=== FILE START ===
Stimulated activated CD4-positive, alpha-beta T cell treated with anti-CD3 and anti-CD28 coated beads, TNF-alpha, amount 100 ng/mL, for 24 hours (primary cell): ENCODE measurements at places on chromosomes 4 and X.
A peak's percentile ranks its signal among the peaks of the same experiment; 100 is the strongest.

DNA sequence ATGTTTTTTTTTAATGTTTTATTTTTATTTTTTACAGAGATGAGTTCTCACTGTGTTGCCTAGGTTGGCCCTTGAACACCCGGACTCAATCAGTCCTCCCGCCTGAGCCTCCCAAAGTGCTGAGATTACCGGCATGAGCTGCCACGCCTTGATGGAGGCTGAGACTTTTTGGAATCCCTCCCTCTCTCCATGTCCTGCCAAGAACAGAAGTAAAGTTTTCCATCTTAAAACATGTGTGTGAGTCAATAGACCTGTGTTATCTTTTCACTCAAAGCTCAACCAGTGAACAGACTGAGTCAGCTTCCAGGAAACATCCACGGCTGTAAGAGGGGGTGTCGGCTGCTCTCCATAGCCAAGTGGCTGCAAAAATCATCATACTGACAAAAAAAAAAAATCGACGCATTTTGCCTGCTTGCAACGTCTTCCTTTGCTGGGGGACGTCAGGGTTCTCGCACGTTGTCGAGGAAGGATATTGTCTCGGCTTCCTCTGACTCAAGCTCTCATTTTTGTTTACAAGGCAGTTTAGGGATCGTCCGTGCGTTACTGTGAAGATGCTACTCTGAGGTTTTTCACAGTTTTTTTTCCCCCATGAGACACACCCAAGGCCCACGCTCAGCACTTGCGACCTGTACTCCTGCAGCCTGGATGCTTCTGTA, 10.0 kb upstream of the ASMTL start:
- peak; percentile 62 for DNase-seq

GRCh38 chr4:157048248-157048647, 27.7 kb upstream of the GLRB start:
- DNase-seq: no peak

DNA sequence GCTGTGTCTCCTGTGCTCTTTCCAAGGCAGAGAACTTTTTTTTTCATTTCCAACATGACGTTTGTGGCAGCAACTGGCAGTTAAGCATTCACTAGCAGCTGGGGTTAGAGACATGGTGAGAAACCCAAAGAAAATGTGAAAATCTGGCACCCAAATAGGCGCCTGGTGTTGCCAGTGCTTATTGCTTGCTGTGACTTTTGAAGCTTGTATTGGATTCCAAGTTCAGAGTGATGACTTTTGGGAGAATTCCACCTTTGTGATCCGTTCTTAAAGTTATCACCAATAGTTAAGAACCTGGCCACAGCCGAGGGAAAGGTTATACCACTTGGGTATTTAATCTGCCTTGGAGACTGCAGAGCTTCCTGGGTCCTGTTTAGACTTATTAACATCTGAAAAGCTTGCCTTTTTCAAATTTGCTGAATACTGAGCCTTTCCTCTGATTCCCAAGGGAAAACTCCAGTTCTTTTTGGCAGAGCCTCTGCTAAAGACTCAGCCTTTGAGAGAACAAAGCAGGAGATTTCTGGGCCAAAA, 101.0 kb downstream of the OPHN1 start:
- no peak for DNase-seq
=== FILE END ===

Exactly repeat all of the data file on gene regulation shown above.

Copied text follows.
Stimulated activated CD4-positive, alpha-beta T cell treated with anti-CD3 and anti-CD28 coated beads, TNF-alpha, amount 100 ng/mL, for 24 hours (primary cell): ENCODE measurements at places on chromosomes 4 and X.
A peak's percentile ranks its signal among the peaks of the same experiment; 100 is the strongest.

DNA sequence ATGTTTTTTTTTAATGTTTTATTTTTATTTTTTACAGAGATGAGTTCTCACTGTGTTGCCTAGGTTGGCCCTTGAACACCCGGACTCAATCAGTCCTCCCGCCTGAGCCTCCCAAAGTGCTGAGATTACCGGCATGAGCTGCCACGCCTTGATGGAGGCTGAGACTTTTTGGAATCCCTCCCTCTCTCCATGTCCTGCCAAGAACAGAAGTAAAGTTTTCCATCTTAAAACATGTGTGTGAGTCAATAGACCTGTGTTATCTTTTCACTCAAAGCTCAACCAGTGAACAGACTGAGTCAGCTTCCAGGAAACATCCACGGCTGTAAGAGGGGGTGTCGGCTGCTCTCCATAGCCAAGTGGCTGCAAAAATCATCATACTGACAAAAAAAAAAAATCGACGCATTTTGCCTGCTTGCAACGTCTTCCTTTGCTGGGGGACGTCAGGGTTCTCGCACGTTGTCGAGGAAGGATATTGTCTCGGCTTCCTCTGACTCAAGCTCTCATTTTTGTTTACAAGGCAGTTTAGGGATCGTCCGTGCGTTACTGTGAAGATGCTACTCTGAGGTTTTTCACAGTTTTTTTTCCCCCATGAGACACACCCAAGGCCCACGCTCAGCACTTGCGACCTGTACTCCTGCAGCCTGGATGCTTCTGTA, 10.0 kb upstream of the ASMTL start:
- peak; percentile 62 for DNase-seq

GRCh38 chr4:157048248-157048647, 27.7 kb upstream of the GLRB start:
- DNase-seq: no peak

DNA sequence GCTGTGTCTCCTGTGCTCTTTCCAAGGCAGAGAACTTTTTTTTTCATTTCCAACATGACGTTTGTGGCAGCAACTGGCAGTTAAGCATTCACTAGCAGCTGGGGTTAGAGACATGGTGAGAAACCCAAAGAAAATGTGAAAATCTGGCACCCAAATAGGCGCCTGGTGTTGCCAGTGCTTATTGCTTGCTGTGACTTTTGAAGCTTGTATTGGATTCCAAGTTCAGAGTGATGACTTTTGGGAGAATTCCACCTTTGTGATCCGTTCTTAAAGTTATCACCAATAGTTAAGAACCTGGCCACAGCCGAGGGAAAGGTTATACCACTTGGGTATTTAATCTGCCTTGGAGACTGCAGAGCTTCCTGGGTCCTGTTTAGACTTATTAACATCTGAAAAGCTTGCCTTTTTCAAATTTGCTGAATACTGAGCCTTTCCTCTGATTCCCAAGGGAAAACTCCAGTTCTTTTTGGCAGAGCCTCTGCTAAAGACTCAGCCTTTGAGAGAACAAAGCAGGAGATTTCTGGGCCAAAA, 101.0 kb downstream of the OPHN1 start:
- no peak for DNase-seq